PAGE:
You can set up the calculation of OS in the case of opposite-handed teepees. Just switch $\delta$ to $-\delta$ for $D$, $E$, and $F$ in their Equation (5). Now solving for $d_{AB}=d_{AD}=d_{BD}$ is even easier. From $d_{AD}=d_{BD}$ I get $\varkappa=0$, and from $d_{AB}=d_{AD}$, I get $$s+\frac{3(s-1)}{t+4-3s}+\frac{s-s^2}{s+t}=0\text,$$ where $s=(\sin\phi)^2$ and $t=(\tan\delta)^2$.

There are two real solutions for $t$ when $0\le s\le \tfrac13$, and then the solutions become complex for $\tfrac13<s\le1$. All the real solutions give $d_{AB}=d_{AD}=d_{BD}\le1$, with equality only for the double solution $s=\tfrac13$, $t=1$, which is Figure 3.

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    $\begingroup$ Nice demo! It would be nice if there were a live display showing the gap size. Or if this is too hard to calculate, at least some numerical way of tracking where you are in the path so that it's easier to find and jump back to the point of largest separation. $\endgroup$
    – j.c.
    Jun 3, 2018 at 6:52
  • $\begingroup$ @j.c. The gap size is not hard to calculate. I will add a field displaying it this evening. $\endgroup$ Jun 4, 2018 at 11:42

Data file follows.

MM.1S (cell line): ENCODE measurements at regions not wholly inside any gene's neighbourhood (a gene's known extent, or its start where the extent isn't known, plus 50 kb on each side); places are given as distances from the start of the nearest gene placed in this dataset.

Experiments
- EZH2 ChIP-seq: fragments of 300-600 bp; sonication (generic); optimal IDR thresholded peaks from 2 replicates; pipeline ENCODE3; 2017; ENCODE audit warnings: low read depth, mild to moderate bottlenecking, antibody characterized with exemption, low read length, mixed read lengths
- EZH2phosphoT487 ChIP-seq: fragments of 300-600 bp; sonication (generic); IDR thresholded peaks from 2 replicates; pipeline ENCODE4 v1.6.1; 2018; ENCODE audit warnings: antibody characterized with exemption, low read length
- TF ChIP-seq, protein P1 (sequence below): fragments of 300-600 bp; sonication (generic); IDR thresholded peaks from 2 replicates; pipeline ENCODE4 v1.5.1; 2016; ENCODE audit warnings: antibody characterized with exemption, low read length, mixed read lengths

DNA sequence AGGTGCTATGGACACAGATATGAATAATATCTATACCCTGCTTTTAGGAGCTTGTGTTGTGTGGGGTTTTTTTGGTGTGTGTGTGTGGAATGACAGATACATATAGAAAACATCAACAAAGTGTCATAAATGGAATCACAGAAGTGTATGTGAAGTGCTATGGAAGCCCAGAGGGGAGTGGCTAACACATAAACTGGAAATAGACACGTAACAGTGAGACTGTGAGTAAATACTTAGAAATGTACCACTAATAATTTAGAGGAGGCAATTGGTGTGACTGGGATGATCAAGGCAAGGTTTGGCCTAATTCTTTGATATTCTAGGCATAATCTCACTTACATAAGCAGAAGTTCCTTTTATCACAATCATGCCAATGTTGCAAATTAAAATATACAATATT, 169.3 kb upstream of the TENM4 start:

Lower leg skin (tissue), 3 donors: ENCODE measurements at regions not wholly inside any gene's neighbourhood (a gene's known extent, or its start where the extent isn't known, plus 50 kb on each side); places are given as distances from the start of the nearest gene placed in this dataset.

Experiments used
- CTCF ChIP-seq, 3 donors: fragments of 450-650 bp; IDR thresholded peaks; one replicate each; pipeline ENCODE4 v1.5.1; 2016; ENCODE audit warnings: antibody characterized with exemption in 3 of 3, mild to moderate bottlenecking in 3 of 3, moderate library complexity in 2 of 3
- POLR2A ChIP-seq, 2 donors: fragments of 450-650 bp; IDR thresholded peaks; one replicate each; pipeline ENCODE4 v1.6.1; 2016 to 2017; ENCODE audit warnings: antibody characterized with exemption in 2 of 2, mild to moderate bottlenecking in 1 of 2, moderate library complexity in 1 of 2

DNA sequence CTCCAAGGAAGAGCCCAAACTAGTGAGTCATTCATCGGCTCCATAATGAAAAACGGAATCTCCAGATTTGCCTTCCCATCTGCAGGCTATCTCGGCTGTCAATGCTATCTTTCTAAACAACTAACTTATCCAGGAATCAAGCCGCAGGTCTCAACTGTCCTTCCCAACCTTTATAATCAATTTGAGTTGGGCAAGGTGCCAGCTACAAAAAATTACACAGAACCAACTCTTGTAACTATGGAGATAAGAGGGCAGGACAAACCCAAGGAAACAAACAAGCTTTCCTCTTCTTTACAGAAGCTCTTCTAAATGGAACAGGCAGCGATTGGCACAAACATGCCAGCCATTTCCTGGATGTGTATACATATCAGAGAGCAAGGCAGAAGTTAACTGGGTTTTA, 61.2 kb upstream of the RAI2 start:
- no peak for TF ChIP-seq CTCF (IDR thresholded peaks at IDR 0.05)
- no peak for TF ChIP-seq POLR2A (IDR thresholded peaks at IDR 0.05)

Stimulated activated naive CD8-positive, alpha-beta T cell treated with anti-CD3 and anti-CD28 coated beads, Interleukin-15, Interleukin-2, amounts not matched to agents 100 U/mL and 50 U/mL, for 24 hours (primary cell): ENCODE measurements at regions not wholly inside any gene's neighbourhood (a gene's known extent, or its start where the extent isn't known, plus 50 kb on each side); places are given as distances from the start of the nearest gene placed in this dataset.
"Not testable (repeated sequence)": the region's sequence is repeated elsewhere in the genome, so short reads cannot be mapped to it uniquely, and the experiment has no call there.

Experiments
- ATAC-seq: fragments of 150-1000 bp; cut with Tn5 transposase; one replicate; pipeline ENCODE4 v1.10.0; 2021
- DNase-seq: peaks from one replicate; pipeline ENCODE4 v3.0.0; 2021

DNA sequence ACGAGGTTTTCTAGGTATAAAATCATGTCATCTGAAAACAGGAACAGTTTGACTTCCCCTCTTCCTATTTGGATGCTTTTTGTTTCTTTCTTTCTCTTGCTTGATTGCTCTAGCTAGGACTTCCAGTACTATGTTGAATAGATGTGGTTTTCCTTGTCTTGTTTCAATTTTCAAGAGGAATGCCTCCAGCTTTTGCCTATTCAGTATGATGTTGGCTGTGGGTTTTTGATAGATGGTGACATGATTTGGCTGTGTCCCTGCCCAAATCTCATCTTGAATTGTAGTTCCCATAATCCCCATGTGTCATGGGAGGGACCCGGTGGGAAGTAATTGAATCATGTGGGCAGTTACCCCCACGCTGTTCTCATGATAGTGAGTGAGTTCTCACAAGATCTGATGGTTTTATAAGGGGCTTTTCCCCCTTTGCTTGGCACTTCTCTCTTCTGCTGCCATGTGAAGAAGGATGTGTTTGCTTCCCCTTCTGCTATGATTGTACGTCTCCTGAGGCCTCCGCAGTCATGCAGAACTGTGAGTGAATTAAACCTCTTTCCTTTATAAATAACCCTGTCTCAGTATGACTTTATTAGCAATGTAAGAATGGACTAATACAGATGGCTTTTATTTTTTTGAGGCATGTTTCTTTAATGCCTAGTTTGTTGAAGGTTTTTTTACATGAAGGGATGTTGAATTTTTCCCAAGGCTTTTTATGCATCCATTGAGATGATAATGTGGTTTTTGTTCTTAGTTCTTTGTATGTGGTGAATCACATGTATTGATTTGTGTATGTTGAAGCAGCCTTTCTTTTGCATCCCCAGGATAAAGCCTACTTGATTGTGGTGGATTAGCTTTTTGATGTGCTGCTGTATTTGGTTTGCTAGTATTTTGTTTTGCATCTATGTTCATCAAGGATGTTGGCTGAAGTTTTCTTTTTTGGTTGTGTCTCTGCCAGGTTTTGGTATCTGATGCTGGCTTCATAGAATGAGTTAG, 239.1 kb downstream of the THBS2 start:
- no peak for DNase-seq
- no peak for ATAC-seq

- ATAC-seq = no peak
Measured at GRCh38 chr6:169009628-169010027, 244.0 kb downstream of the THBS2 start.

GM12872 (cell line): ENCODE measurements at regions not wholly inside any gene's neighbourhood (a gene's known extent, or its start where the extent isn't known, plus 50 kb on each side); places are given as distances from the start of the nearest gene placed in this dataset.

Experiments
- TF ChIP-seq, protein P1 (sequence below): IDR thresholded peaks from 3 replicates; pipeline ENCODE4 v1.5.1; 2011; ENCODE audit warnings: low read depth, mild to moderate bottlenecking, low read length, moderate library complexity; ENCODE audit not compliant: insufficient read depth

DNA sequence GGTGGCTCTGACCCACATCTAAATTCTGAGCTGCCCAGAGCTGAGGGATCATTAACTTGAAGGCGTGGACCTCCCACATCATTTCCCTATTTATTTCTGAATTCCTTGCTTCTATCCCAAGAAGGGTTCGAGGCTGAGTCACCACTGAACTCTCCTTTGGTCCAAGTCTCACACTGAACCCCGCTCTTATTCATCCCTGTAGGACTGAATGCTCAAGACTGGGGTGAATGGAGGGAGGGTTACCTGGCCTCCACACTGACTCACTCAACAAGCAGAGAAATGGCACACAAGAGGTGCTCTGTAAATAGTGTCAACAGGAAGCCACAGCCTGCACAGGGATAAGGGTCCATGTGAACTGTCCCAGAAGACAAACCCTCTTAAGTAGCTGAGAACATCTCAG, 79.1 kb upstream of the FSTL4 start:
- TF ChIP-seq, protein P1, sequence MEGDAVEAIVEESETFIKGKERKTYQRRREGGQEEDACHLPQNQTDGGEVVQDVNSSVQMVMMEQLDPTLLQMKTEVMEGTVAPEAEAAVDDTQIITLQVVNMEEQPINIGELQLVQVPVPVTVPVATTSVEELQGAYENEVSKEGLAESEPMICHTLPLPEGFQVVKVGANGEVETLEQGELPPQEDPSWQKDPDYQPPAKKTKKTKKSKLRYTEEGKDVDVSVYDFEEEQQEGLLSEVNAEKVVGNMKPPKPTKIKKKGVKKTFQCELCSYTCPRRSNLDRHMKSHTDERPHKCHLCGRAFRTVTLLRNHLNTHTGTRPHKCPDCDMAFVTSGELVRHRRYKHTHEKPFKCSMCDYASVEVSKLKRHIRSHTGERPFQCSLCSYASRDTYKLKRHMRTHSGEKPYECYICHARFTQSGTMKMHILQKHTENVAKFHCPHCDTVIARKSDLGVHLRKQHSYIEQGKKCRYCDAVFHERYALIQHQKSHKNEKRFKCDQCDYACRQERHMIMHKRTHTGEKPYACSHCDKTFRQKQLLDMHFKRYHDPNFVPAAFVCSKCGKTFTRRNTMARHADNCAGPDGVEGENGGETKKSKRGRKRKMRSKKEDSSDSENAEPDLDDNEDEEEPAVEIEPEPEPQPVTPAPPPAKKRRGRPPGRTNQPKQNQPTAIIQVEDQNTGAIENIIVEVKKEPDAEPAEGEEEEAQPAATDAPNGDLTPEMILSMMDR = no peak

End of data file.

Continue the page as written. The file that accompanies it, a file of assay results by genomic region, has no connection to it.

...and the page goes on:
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    $\begingroup$ @j.c. now updated $\endgroup$ Jun 4, 2018 at 23:44

This is not a complete answer, but a suggestion of approach to prove that the configuration shown in figure 3 is locked. I hope it is not to naive.

We consider a continuous perturbation of the configuration and want to prove it is obtained by applying a continuous deformation of identity in $\mathrm{SO}(3)$.

Step 1: look at two opposite cylinders, and show that their contact points with the sphere must stay antipodal. This should hold because otherwise one of the other four cylinders would probably not have enough room left.

Step 2: consider again two opposite cylinders, and show that they stay parallel. This should hold because of step 1: we can assume that their contact points with the sphere are fixed, and then if they rotate in opposite direction then another pair of opposite cylinders must also rotate in opposite directions, which in turns constrains the movement of the last pair; if I am right, this last pair in turn constrains the first pair to twist in the opposite direction it does twist. In this argument, I guess that the parity of the dimension matters, so the $4$-dimensional version of the problem could have a different solution.

Step 3: conclude the proof. We can assume that a given pair of opposite cylinders is fixed; then the second pair is constrained to rotate in the plane containing its axes (at least at first order), which rotation is prevented by the third pair.